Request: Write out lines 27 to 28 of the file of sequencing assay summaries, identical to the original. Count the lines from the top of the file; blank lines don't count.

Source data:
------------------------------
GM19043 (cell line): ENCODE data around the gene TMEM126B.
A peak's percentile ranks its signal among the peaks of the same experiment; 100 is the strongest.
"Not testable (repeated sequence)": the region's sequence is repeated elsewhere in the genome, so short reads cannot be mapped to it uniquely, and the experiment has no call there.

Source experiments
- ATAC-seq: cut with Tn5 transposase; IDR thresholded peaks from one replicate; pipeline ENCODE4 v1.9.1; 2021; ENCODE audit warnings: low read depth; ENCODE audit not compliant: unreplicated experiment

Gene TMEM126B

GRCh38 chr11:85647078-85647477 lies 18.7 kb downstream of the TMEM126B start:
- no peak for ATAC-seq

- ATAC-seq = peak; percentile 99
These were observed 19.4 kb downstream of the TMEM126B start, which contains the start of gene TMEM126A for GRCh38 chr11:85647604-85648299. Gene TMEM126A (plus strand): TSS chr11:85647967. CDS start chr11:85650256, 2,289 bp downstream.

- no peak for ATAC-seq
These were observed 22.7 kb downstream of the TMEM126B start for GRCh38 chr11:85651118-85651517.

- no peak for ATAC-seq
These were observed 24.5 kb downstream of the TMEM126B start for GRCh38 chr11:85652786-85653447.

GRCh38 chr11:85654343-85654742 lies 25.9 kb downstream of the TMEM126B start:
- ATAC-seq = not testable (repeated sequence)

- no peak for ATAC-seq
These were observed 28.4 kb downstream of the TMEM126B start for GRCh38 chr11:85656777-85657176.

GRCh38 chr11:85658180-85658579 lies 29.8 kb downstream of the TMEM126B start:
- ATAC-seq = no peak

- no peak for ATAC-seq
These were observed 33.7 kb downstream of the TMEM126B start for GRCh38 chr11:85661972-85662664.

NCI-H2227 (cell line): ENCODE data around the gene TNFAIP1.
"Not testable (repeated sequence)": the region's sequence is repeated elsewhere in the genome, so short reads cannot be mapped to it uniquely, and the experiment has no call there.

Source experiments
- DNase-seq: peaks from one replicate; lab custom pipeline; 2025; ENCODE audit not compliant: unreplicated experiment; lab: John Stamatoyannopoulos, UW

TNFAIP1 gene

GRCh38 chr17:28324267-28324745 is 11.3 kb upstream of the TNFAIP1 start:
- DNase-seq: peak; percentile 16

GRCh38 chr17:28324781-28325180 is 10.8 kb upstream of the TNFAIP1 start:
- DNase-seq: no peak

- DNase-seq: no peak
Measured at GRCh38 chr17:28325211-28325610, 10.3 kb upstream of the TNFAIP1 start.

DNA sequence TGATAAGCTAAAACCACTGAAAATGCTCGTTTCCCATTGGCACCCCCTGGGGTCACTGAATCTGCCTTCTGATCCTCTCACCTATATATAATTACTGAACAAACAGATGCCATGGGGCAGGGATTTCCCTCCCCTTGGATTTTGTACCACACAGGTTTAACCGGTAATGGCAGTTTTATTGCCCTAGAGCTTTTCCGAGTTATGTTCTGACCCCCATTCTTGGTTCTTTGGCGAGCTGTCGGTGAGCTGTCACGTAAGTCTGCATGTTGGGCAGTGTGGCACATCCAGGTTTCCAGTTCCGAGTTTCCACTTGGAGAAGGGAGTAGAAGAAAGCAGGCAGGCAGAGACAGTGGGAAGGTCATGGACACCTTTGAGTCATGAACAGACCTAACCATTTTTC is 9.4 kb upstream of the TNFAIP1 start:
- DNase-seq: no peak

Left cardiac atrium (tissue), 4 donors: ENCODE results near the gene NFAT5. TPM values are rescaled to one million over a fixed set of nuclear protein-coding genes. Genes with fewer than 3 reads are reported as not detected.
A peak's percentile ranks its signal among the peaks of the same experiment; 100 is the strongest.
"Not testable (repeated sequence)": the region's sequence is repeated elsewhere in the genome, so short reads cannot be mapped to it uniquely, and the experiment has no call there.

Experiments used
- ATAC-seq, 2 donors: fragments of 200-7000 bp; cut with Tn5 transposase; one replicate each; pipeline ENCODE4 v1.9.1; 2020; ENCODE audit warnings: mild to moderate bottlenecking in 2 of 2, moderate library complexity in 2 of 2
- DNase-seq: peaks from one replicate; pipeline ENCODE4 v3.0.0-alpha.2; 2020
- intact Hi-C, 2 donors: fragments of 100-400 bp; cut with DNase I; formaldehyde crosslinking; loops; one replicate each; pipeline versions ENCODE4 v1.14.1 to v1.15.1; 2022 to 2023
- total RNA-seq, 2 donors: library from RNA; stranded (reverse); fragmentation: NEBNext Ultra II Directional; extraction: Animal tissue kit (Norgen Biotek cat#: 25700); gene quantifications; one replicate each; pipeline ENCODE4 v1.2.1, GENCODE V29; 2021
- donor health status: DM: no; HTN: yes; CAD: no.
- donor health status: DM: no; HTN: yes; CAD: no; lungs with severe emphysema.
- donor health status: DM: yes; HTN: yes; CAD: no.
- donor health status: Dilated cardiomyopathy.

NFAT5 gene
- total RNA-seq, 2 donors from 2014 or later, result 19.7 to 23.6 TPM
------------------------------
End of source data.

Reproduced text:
TNFAIP1 gene

GRCh38 chr17:28324267-28324745 is 11.3 kb upstream of the TNFAIP1 start: